‘Cookie monster’ was an early computer virus type program. This relatively benign virus would prevent the person from using the computer by requesting a ‘cookie’ at regular intervals. If the user typed in the word ‘cookie’, the message would disappear, only to reappear a while later requesting another treat. The ‘cookie monster’ virus was an irritation, but it spread slowly and was relatively benign as it did not damage the computer, nor steal data from the user.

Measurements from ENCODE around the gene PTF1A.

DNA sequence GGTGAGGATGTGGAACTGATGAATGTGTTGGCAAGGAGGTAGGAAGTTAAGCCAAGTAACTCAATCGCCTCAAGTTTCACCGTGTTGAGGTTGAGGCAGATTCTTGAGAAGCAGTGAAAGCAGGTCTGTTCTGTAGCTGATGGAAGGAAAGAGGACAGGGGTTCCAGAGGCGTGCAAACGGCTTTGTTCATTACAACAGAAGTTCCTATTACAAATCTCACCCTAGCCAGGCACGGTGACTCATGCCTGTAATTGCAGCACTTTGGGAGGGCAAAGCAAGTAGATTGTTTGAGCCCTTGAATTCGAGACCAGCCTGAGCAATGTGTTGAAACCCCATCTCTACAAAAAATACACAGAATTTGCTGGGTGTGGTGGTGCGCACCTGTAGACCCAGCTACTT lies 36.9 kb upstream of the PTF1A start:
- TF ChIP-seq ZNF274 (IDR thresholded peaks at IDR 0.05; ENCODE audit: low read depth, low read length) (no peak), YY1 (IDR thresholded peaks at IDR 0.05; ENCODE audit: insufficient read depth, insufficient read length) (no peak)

More modern viruses can have considerably more serious consequences. An example of malware with much more serious potential is the Stuxnet worm, first detected in June 2010. In September of that year it was revealed that the worm had infected computers at Iran's first nuclear power station (BBC News Online, 2010). The Stuxnet worm specifically targets systems used to manage utilities such as water, oil rigs and power plants. It is a highly tailored worm, and is thought to be the first worm designed to target such facilities. Instead of using the internet to distribute itself it infects Windows via portable memory devices such as universal serial bus (USB) keys. Because of this it can target systems that are not connected to the internet for security reasons. Once infected, the worm can reprogram the software which gives instructions to industrial machinery, such as motors and coolers, telling them to turn on or off at given signals.